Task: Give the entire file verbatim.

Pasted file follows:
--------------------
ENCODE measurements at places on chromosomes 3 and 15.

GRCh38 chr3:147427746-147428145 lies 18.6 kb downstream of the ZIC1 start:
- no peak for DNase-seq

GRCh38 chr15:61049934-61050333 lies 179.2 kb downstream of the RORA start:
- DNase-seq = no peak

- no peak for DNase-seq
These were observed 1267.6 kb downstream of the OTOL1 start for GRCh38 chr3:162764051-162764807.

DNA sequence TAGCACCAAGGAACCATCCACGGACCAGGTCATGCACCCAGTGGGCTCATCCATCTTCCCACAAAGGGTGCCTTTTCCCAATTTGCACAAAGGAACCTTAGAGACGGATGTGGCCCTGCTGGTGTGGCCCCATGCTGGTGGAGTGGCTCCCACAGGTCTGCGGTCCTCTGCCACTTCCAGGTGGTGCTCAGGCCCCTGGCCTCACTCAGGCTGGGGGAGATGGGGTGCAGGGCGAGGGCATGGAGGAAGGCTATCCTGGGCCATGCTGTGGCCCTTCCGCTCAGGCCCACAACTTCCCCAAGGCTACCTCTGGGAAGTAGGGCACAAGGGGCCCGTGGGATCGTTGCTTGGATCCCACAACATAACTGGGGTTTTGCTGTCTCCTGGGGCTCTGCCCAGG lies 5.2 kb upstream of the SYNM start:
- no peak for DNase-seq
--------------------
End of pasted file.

ENCODE measurements at places on chromosomes 3 and 15.

GRCh38 chr3:147427746-147428145 lies 18.6 kb downstream of the ZIC1 start:
- no peak for DNase-seq

GRCh38 chr15:61049934-61050333 lies 179.2 kb downstream of the RORA start:
- DNase-seq = no peak

- no peak for DNase-seq
These were observed 1267.6 kb downstream of the OTOL1 start for GRCh38 chr3:162764051-162764807.

DNA sequence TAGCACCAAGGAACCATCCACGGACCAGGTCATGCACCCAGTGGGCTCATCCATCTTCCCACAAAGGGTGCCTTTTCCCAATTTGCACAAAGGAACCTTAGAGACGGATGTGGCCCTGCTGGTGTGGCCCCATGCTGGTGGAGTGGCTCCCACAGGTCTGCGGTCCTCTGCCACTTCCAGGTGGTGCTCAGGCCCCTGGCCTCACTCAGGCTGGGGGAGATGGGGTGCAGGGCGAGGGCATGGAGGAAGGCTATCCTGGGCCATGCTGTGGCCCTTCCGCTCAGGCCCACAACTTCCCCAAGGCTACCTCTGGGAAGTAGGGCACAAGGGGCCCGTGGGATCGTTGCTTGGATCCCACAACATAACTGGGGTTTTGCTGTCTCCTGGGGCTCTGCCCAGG lies 5.2 kb upstream of the SYNM start:
- no peak for DNase-seq